Carol Rhodes

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Carol Rhodes
Photo of Carol Rhodes.jpg
Carol Mary Rhodes

(1959-04-07)7 April 1959
Edinburgh, Scotland, United Kingdom
Died4 December 2018(2018-12-04) (aged 59)
Glasgow, Scotland, United Kingdom
Alma materGlasgow School of Art
Years active1982–2017

Carol Mary Rhodes (7 April 1959 – 4 December 2018) was a Scottish artist known for paintings and drawings of landscapes and marked by human intervention. Rhodes was born in Edinburgh, but spent her infancy and youth in Serampore, India. She moved to the UK in her mid teens and studied fine art at the Glasgow School of Art. Graduating in 1982 she became politically active around issues of disarmament, feminism and social justice. Her focus returned to painting around 1990, and she developed her distinctive idiom of aerial-view, ‘man-made’ landscapes around 1994. These began to be exhibited in the United Kingdom and internationally, and entered many public collections. Rhodes’s work, and her part-time lecturing at Glasgow School of Art, was influential for younger generations of artists. In 2013 she was diagnosed with motor neurone disease.


Carol Mary Rhodes was born on 7 April 1959 in the Scottish capital of Edinburgh.[1] She was the daughter of the medical doctor and theologian William Rhodes, and his wife Helen (née MacDonald), a former detective. Rhodes had an elder sister and a younger adopted brother.[2] Her parents were also missionaries for the Church of Scotland and were posted to India.[3] Rhodes lived her initial years in Nagpur,[3] and she was later raised in Serampore, Bengal on the edge of the Ganges river, where she befriended employees of the University of Serampore, her father's place of work.[4] In 1971, the family sent her to be educated at the Woodstock School,[3] a missionary boarding school in the Himalayan cantonment town of Landour.[2] There, she and her friends embraced pacifism.[4]

Rhodes' family returned to the United Kingdom when she was 14. They settled in Sussex and later in Dumfries,[3] for Rhodes to take her O and A-Level examinations while moving between several comprehensive schools.[4] Although Rhodes could not adapt to the country's cold climate—she contracted hypothermia at one point—[4] she remained while her parents returned to India though she spent her summer and Christmas holidays in Bengal.[2] Starting in 1977, Rhodes enrolled at the Glasgow School of Art and was taught by the realist painter Alexander Moffat.[4] She graduated with a degree in fine art in 1982,[2] and stopped painting soon after.[3]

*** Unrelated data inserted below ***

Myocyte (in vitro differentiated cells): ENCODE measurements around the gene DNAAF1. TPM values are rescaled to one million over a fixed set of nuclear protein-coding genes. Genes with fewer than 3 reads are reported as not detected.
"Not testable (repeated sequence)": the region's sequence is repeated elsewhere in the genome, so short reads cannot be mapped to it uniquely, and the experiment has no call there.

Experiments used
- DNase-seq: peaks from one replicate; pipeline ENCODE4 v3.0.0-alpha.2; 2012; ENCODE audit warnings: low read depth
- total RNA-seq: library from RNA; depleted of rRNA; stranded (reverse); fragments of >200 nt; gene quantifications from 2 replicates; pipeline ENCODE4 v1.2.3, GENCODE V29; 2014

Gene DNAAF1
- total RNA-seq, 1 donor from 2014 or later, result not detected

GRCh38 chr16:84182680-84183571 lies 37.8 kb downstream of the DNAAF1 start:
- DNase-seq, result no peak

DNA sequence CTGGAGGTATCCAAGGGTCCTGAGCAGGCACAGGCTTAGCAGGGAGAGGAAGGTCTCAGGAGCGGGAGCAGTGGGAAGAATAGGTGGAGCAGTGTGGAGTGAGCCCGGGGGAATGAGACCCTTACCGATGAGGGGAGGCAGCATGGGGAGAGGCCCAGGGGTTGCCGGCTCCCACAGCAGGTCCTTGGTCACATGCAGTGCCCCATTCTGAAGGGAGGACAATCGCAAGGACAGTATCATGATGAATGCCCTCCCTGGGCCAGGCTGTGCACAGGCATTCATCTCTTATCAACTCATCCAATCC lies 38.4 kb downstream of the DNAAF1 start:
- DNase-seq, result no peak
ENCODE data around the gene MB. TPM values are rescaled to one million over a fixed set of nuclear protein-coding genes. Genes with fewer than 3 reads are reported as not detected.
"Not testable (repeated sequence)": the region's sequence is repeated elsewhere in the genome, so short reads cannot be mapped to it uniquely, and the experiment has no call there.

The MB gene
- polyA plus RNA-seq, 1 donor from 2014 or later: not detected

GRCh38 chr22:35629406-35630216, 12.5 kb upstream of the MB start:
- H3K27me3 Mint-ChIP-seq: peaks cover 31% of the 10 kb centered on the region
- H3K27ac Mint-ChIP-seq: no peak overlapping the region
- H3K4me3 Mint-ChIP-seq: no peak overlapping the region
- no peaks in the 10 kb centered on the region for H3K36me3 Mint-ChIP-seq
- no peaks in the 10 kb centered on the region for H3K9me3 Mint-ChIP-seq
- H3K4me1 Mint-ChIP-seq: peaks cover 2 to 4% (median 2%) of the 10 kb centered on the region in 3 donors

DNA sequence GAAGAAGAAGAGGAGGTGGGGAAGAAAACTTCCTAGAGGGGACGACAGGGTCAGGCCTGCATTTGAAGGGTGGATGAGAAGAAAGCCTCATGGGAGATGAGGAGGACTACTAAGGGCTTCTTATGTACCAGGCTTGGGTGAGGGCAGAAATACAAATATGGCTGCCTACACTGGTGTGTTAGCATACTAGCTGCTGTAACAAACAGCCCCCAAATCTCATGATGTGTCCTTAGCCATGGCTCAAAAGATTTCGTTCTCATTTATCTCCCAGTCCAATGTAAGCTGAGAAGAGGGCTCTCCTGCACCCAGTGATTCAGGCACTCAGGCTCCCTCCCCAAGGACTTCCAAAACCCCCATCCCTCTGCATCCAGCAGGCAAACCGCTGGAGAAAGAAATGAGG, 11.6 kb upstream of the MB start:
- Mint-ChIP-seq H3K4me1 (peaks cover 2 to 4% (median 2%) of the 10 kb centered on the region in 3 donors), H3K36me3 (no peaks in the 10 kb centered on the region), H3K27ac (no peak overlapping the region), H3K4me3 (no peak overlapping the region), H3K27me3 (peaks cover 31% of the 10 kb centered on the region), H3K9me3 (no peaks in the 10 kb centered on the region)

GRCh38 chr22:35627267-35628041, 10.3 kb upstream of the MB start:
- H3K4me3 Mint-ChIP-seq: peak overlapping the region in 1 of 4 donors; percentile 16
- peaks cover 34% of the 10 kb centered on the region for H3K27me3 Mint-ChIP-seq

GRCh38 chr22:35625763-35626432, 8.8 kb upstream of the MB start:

After graduating Rhodes organised events at The Women's Centre Glasgow and the Transmission Gallery.[1] She was a committee member of the Transmission Gallery from 1986 to 1988 and co-founded the Glasgow Free University with the writers Alasdair Gray and James Kelman in 1987.[4] Furthermore, Rhodes worked as an assistant at the Third Eye Centre,[1] and part-time as a technician at the Tramway and the Centre for Contemporary Art.[3] During the 1980s, she took part in movements associated with radical left-wing feminism.[3][5] Rhodes took part in the Reclaim the Night demonstrations,[4] joined anti-nuclear protesters at the Greenham Common Women's Peace Camp,[2] and protested against the introduction of nuclear submarines at HMNB Clyde.[1]

She was keen to return to painting and in 1990, she found the opportunity when fellow painter Rowan Mace offered to share a studio room at Tramway art centre in Glasgow. Rhodes focussed on man-made landscapes composed of industrial estates, quarries, fields, power stations, reservoirs, depots, car parks and airports.[3][6] In 1994, her work was on exhibition in the New Art Scotland show at the Centre for Contemporary Arts and the Aberdeen Art Gallery.[4] Around this time, Rhodes returned to the Glasgow School of Art to take on a studio in its main building and teach.[1][3] She took a Scottish Arts Council (SAC) residency in Slovenia in 1995 and exhibited in a show that toured to Zagreb as the Croatian War of Independence came to an end.[4]

In January 1996, Rhodes was awarded a £7,500 grant from the SAC to expand her work.[7] She began working with the Andrew Mummery Gallery in 1997 and her paintings were collected by the Tate, Arts Council England, the British Council and the Yale Center for British Art among other institutions.[4] She exhibited increasingly widely, nationally and internationally,[8] and in 1999 Rhodes was nominated for the Jerwood Painting Prize.[2] A solo exhibition of Rhodes occurred the Tramway Project Room in 2000 and a mid-career prospective on the painter took place at the Scottish National Gallery of Modern Art from 2007 to 2008.[3]